AI has liberated us

In Ruben’s piece on rules you don’t have to follow, one jumped out:

Rules on keeping “content” fresh, expanding your engagement, writing headings with keywords, and other SEO hacks. These used to be a great way to churn out stuff to generate money, but LLMs have you beat here. It’s not worth writing now unless it’s something you want to do, which perhaps is a silver lining to the modern web.

Writing in order to make money via display ads is not really needed any more. There may still be a place in the world for information interspersed with ads, but let’s leave that particular fight to the bottom with the robots.

There is definitely still a need and an opportunity for writers to sell their work to readers directly through subscription (substack and other platforms enable this). We might reach a point in the future where people are happy to pay robots to generate content for them but, for now at least, human writers have the monopoly in competing for reader dollars where they exist.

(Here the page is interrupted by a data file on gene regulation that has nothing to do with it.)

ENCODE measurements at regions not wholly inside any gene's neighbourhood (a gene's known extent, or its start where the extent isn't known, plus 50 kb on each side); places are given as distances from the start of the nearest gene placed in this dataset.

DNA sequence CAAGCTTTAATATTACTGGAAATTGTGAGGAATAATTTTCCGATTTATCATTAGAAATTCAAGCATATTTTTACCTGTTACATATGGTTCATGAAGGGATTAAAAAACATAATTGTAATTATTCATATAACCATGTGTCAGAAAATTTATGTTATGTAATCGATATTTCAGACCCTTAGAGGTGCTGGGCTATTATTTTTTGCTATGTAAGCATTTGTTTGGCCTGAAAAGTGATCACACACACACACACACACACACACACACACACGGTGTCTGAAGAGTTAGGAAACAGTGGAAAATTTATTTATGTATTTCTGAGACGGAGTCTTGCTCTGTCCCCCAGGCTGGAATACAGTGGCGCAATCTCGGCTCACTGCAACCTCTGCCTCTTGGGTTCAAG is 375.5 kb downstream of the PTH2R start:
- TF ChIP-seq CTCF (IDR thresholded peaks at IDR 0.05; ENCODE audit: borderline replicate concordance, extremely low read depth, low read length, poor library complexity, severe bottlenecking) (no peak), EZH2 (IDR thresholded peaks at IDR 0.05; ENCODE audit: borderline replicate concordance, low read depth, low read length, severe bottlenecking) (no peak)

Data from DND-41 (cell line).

And that is indeed a silver lining to the modern web. Writers can publish work because they want to, not because they need to monetise it in some way.

I don’t allow my sites to be indexed by search engines. The reason is not because I’m anti-scraping, but because trying to please the google search console is not on my list of priorities.

I did have my diary on google at one point, but of 250 articles it only indexed 120, and had an endless list of complaints about the others. I couldn’t really be bothered trying to get to the bottom of why, so removed them all.

Since the launch of chatgpt in November 2022, my web experience has improved immeasurably. I have started two blogs, spend zero time on social media and consume 90% of content through RSS.

If AI is indeed a black hole, then we need to put measures in place to stay away from the event horizon. Its presence has certainly liberated me from my old web habits, and for that I’m grateful.

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